Argentine Senate votes against decriminalising abortion

The Argentine Senate has voted against a bill to decriminalise abortion during the first 14 weeks of pregnancy. Senators voted 38-31 against the bill.

In Argentina, abortion is allowed only in cases of rape and in risks to a woman’s health.

Thousands of women, most of them poor, are hospitalised each year for complications linked to unsafe abortions.

Support for decriminalising abortion drew stronger support in Buenos Aires, the capital, than in the more conservative provinces. Observers attribute that difference to the bill being voted down in the Senate, as it includes more representation from outlying areas.

At the same time as the vote was being held, Catholics celebrated the Eucharist in a “Mass for Life”, while women and supporters of decriminalisation filled the streets outside the Congress.

Backers of the measure said legalising abortion would save the lives of many women.

The Health Ministry estimated in 2016 that the country sees as many as half a million clandestine abortions each year, with dozens of women dying as a result.

Opposing the bill, the Catholic Church and other groups said it violated Argentinian law, which guarantees life from the moment of conception.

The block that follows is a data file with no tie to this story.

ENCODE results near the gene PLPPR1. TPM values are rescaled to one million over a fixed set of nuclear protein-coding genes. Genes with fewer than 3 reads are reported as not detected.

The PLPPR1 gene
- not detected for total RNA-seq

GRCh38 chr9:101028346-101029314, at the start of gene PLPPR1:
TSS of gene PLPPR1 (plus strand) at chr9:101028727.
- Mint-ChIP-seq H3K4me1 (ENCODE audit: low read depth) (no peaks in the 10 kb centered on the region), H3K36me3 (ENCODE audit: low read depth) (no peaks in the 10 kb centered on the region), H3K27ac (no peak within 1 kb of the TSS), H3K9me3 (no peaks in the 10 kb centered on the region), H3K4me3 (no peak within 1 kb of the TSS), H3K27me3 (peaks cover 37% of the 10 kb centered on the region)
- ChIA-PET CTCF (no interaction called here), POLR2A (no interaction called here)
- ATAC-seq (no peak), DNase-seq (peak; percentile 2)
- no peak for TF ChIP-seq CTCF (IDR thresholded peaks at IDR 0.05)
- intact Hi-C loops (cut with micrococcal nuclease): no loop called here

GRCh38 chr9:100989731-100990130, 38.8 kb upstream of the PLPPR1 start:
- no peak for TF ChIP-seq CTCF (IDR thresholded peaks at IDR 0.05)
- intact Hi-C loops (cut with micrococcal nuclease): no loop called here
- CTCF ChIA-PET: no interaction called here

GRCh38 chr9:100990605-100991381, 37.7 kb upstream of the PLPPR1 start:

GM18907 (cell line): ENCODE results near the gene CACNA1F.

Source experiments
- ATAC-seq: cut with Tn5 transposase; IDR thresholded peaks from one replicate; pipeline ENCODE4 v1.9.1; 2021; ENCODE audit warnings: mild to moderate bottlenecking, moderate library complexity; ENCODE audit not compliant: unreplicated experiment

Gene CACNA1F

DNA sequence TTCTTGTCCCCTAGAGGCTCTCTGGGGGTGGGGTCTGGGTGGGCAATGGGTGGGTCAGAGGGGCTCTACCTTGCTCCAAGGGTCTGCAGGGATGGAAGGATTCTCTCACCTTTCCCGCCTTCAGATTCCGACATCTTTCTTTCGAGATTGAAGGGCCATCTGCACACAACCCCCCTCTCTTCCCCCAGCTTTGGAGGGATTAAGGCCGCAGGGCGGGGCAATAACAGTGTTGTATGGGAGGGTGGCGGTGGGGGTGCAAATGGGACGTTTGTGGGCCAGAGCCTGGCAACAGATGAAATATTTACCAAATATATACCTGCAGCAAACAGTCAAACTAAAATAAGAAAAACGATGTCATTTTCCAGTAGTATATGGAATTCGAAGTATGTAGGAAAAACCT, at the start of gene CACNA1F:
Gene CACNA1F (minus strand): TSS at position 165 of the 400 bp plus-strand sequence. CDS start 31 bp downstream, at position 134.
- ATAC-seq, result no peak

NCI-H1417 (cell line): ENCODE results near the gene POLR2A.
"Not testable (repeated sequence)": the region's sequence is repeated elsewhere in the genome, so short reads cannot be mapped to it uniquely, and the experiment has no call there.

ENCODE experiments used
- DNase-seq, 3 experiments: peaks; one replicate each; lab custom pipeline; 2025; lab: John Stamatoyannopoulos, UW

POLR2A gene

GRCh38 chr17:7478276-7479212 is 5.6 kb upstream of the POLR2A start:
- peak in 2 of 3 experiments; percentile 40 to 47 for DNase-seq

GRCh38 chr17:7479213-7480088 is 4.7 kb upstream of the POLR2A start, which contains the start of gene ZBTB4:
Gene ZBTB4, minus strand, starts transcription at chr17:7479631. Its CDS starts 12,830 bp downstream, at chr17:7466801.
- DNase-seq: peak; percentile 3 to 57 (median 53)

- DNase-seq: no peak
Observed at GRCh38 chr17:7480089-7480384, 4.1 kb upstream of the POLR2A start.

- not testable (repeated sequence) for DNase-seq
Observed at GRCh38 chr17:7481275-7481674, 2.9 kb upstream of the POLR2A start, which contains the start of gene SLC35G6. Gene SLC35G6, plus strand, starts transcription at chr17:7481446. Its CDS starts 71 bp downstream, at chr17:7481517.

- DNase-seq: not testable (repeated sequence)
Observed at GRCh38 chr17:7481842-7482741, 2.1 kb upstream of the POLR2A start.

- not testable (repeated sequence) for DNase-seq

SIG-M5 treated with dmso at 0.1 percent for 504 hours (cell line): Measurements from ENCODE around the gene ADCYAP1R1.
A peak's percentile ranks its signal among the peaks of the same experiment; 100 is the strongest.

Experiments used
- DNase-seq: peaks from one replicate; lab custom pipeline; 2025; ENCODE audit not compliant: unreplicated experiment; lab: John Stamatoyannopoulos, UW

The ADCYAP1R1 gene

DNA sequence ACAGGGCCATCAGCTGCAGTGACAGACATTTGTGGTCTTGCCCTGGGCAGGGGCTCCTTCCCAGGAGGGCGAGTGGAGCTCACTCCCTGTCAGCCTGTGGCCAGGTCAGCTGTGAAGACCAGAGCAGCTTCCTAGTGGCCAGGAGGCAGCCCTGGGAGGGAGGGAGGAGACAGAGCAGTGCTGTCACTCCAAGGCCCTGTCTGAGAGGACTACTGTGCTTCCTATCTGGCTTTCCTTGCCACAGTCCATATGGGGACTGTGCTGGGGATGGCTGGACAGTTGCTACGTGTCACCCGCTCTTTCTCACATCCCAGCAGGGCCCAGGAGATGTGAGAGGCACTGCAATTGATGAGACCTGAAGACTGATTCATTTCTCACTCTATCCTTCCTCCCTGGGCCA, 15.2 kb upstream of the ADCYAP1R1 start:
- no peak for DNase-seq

“Everyone had time to express their viewpoints and be heard by legislators in a healthy democratic exercise. But the only ones that didn’t have an opportunity to make themselves heard are the human beings that struggled to be born,” Cardinal Mario Poli said in his homily at the mass for Life.

“We have done little to accompany the women when they find themselves in tough situations, particularly when (the pregnancy is) the result of rape or situations of extreme poverty,” he said.

In a statement after the vote, the Argentinian bishops’ conference said the Senate debate opened an opportunity for dialogue and a chance to focus more on social ministry, and that it was time to address the “new divisions developing between us … through a renewed exercise of dialogue.”

“We are facing great pastoral challenges to speak more clearly on the value of life,” they said.


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